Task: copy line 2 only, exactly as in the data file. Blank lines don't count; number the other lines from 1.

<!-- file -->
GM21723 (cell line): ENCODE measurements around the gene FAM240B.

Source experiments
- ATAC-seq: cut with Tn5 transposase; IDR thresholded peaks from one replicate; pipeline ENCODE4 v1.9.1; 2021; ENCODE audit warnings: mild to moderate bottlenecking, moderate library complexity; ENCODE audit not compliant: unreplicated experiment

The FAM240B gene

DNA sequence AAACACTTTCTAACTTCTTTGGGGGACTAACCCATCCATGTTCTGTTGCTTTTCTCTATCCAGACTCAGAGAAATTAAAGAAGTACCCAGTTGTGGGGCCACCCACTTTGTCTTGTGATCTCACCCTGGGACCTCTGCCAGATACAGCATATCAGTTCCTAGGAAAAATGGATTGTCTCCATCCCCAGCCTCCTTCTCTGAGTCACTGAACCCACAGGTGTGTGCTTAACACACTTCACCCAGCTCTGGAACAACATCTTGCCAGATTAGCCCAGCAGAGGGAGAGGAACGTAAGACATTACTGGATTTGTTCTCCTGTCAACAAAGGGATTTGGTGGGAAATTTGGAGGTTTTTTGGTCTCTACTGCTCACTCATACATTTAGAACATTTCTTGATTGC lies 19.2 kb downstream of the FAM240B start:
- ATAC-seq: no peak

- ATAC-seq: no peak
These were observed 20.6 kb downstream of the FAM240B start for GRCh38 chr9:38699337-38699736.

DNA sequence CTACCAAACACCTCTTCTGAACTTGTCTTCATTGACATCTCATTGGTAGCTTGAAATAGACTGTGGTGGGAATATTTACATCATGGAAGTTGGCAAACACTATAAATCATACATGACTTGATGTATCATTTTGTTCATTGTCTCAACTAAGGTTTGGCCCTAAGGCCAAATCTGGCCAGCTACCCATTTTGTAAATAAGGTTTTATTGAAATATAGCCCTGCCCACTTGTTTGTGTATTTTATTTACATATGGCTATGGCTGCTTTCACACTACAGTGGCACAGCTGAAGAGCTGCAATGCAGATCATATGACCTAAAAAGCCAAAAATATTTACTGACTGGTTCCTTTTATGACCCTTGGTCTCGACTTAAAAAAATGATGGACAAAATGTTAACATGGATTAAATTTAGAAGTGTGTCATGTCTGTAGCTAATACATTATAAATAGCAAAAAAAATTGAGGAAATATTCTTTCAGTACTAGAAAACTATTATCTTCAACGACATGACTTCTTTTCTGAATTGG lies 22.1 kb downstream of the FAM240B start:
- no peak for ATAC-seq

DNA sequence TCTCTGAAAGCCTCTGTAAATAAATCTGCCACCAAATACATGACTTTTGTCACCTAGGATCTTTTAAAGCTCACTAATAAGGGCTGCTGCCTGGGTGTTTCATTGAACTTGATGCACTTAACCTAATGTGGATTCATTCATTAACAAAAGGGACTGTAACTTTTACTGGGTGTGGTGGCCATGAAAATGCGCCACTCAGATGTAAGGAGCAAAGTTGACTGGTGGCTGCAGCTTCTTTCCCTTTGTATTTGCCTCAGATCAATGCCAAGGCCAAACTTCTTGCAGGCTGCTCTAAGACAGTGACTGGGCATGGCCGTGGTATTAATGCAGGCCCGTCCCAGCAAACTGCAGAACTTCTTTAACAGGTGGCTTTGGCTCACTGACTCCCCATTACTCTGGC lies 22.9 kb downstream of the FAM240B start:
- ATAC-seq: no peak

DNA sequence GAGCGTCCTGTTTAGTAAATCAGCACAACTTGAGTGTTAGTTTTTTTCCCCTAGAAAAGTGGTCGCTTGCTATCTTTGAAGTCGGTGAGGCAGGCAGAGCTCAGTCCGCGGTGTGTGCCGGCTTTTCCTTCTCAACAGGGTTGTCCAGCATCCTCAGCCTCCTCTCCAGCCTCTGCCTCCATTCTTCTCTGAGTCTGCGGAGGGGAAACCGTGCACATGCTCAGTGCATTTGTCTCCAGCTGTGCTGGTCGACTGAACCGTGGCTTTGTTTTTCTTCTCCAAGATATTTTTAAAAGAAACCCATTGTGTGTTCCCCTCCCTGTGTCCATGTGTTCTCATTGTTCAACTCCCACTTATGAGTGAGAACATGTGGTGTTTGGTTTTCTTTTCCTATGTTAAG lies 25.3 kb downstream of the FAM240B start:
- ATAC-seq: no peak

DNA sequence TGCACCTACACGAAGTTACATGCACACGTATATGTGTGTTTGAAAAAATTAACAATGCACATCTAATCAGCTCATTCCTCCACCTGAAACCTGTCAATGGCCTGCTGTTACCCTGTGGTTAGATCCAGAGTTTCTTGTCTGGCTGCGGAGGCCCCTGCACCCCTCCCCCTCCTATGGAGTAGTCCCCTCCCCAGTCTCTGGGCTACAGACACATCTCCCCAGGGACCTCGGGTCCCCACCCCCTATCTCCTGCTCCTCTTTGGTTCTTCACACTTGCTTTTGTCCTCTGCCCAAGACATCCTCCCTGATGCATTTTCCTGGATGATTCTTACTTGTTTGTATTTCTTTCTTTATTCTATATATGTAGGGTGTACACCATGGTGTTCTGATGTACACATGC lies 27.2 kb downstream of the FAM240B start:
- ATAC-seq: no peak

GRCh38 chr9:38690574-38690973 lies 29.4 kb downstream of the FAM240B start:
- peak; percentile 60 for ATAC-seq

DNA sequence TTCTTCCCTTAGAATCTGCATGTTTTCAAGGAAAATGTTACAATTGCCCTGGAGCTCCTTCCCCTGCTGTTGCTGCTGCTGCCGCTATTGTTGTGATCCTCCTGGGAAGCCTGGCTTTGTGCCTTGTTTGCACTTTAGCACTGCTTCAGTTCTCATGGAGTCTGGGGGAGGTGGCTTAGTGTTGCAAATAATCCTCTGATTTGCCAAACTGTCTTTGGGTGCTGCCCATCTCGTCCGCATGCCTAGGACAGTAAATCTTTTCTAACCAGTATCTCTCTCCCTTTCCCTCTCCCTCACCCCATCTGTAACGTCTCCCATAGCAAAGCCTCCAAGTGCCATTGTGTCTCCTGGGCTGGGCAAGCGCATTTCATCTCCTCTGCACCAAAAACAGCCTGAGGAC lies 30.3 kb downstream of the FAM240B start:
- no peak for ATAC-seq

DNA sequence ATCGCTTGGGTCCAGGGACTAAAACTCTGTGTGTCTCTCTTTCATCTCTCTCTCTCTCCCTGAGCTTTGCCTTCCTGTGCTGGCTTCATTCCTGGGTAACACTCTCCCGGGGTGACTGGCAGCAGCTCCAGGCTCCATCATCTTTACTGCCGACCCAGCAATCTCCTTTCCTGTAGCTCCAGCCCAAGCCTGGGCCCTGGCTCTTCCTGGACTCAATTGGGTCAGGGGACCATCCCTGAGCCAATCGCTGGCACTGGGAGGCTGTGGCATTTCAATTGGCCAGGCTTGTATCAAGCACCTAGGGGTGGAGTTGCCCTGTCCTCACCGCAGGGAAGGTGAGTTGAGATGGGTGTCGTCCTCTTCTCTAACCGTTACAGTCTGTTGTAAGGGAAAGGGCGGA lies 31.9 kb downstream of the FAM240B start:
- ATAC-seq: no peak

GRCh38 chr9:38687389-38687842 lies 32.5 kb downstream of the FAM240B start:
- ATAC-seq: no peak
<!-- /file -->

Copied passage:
Source experiments